As Ripley’s Believe It or Not! used to ask, Did you know there is only one place in the world where you can touch two continents at once? Although it sounds unbelievable, it’s actually true.
Getting there isn’t necessarily easy, though. First, you have to go to Iceland. Then, you need to put on a wetsuit and scuba dive in the Silfra fissure’s 35-degree water. Once you are around 200 feet underwater, you can touch the Eurasian and North American continents at the same time.
“To be there and physically touch two continents at once is something you can do nowhere else on earth,” Scott Wilson, Silfra diver and travel videographer, says in a Smithsonian Magazine article. “You kind of pause and look at it and think, ‘Where the hell is that?’”
How The Fissure Was Created
The Silfra, or “silver,” fissure is about an hour away from Reykjavík — the capital and largest city of Iceland — in Thingvellir National Park. Interestingly, that area is a UNESCO world heritage area because it is the site where Althingi — Iceland’s parliament — held its first meeting in 930.
Here’s a geology refresher. The Mid-Atlantic Ridge is part of the longest mountain range in the world, running from North-East Greenland all the way down to the South Atlantic, a DIVE.IS article explains. Although most of the range sits under the ocean, parts of the peak line reach the ocean’s surface — creating islands, such as Iceland, the article continues. This ridge is the divide between the North American and the Eurasian Tectonic Plates.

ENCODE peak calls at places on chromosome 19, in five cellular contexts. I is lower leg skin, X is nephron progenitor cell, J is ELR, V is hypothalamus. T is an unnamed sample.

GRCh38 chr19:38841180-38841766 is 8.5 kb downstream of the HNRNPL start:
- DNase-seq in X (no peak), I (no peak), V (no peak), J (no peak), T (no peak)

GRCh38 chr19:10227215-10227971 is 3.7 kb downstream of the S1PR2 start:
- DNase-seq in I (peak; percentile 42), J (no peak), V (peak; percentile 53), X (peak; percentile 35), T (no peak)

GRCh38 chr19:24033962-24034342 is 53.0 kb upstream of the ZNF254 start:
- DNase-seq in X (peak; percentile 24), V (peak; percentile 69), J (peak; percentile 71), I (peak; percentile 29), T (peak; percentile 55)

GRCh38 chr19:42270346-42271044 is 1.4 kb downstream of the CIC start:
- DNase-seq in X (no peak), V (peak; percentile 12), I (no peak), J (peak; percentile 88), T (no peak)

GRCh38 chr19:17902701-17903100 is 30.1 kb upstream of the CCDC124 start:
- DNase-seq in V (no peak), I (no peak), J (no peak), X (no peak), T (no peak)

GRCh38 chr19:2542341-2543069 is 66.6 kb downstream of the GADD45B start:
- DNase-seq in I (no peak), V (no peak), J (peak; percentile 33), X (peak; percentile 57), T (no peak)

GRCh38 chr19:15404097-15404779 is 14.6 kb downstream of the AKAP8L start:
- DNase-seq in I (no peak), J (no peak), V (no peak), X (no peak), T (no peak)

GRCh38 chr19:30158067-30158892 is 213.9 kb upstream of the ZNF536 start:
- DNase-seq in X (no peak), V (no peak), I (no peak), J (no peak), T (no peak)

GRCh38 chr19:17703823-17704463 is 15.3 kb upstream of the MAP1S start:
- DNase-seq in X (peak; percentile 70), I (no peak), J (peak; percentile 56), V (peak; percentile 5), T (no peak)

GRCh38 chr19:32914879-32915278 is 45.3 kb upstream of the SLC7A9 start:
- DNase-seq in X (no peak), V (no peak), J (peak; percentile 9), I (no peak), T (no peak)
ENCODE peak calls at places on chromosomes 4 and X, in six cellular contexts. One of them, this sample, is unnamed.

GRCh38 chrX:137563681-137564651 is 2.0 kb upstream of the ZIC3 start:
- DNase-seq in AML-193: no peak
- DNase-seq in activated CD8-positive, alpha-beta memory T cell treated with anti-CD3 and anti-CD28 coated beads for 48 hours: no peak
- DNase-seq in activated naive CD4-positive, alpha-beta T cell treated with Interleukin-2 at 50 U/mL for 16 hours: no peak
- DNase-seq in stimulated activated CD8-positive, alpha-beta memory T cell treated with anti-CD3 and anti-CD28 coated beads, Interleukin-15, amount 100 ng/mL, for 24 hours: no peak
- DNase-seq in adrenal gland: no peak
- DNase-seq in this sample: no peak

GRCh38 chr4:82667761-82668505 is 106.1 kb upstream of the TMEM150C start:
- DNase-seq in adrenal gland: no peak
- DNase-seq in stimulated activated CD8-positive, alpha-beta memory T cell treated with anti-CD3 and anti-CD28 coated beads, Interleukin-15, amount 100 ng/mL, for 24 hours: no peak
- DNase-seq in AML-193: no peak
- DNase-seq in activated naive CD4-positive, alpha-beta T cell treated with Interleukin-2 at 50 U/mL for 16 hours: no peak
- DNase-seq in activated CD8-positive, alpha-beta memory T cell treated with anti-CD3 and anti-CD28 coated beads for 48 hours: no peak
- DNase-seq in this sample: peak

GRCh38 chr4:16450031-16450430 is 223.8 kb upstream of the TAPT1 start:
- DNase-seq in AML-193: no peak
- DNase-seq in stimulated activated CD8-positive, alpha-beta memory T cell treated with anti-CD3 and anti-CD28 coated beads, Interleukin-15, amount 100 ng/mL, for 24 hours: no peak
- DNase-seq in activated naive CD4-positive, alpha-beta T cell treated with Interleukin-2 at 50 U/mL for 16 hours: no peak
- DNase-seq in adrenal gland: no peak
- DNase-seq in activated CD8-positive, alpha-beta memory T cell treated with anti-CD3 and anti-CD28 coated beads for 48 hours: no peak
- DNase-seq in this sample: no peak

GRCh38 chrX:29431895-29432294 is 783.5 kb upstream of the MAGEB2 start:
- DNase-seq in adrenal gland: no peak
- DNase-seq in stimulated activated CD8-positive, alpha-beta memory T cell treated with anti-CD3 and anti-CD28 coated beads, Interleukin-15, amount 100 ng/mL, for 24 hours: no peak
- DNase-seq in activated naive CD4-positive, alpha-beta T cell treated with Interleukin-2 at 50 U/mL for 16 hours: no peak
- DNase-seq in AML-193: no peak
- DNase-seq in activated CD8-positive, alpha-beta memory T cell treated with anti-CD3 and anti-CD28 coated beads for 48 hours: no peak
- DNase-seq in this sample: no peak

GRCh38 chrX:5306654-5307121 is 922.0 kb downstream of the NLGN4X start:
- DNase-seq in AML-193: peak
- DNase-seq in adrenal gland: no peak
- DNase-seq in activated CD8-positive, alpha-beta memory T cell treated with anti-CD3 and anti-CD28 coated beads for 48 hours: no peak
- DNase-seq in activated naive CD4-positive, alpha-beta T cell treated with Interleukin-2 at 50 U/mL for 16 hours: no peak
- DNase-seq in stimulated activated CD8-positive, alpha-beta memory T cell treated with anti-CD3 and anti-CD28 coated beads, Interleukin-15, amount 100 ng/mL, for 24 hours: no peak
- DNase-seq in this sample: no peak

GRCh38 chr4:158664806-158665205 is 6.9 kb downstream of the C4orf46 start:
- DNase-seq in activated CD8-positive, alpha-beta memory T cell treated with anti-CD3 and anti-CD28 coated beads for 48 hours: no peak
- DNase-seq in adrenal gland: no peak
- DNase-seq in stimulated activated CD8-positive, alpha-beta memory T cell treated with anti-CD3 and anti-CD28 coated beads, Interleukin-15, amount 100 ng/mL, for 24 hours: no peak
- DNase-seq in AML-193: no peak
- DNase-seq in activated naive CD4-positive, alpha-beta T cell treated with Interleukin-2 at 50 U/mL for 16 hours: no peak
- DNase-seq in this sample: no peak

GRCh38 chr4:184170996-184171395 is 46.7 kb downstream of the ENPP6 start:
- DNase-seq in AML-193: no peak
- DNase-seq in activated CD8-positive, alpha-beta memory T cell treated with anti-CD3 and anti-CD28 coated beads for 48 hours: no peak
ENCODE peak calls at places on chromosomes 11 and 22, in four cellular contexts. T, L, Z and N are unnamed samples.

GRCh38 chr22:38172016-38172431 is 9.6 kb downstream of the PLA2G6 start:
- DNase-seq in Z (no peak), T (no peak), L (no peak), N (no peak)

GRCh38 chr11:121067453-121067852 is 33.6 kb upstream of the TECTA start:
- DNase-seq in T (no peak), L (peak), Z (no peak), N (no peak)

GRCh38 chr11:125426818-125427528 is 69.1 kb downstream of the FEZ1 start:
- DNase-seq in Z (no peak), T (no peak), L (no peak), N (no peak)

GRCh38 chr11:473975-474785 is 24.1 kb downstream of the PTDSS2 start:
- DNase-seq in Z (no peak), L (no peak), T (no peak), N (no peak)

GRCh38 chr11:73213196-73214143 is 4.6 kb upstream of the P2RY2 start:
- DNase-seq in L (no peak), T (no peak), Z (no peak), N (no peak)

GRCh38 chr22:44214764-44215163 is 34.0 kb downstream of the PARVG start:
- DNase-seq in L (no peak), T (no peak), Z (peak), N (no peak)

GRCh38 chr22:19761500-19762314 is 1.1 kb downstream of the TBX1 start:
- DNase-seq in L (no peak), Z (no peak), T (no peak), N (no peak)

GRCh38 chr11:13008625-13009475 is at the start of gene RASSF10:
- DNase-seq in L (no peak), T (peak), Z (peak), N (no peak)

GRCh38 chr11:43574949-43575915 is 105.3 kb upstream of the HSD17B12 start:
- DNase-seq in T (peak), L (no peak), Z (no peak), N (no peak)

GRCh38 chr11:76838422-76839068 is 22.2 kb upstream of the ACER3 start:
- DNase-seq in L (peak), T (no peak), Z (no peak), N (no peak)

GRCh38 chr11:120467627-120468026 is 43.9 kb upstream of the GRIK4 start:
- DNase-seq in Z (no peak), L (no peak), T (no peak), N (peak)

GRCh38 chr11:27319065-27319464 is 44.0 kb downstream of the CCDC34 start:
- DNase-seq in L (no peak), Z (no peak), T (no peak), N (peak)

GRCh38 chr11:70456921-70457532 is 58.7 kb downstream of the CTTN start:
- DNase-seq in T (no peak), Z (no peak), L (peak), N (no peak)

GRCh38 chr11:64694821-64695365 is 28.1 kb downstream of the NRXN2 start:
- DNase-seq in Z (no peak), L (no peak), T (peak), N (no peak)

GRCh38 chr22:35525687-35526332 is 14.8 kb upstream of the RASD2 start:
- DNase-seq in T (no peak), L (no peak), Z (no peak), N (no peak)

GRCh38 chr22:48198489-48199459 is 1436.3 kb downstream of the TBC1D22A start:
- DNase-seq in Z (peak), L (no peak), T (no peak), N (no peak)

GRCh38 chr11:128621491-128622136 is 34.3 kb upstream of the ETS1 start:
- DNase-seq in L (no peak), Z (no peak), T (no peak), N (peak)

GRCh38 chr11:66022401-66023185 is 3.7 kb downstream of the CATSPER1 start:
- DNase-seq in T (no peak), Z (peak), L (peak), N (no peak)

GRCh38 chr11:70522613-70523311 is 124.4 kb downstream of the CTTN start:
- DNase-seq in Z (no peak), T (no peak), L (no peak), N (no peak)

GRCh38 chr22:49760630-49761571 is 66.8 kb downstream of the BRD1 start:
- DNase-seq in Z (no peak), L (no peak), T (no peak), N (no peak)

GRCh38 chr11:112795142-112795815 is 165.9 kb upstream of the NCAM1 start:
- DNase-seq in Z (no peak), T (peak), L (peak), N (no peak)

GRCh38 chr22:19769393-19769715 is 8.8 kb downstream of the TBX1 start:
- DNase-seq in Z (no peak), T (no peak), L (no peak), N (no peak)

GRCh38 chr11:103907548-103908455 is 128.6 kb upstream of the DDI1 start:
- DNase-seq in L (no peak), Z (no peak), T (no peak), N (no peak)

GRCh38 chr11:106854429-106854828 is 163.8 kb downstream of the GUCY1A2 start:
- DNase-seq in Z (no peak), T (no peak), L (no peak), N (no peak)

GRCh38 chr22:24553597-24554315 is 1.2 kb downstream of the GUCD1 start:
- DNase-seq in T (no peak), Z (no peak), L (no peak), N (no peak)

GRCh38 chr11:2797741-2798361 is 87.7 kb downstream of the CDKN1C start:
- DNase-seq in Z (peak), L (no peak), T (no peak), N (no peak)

Continental drift forces tectonic plates to shift slightly, which can result in earthquakes. In 1789, these earthquakes created fissures, or cracks, in Iceland, Silfra.org explains. Although there are several fissures in the Thingvellir area, the Silfra fissure is so deep it divides the two continents and also cracked open an underground spring that stores glacier-melt water from Langjokull — the second largest glacier in Iceland. This water now fills the fissure and is so pure that you can drink it, DIVE.IS notes.
Diving In Silfra Fissure
It’s easy to see why Silfra fissure is a favorite spot for divers. Not only is the water so pure they can drink it, but it also offers visibility of more than 300 feet. Oh, and they can also touch two continents at once.
“It is a place where divers can see right into the earth in a geological sense,” Rudiger Hahl, operations manager and guide at DIVE.IS, tells Smithsonian.com. When visibility is perfect and the sun cooperates, divers can turn on their back and “enjoy a perfect mirror image of the bottom of Silfra,” Hahl says.
So, just how popular is Silfra fissure among divers? Approximately 20,000 divers plunge into the fissure each year, according to the Smithsonian Magazine article.
Know Before You Go
Iceland is open to tourists who can show a certificate of full vaccination against COVID-19 or a certificate documenting previous COVID-19 infection. More information can be found here.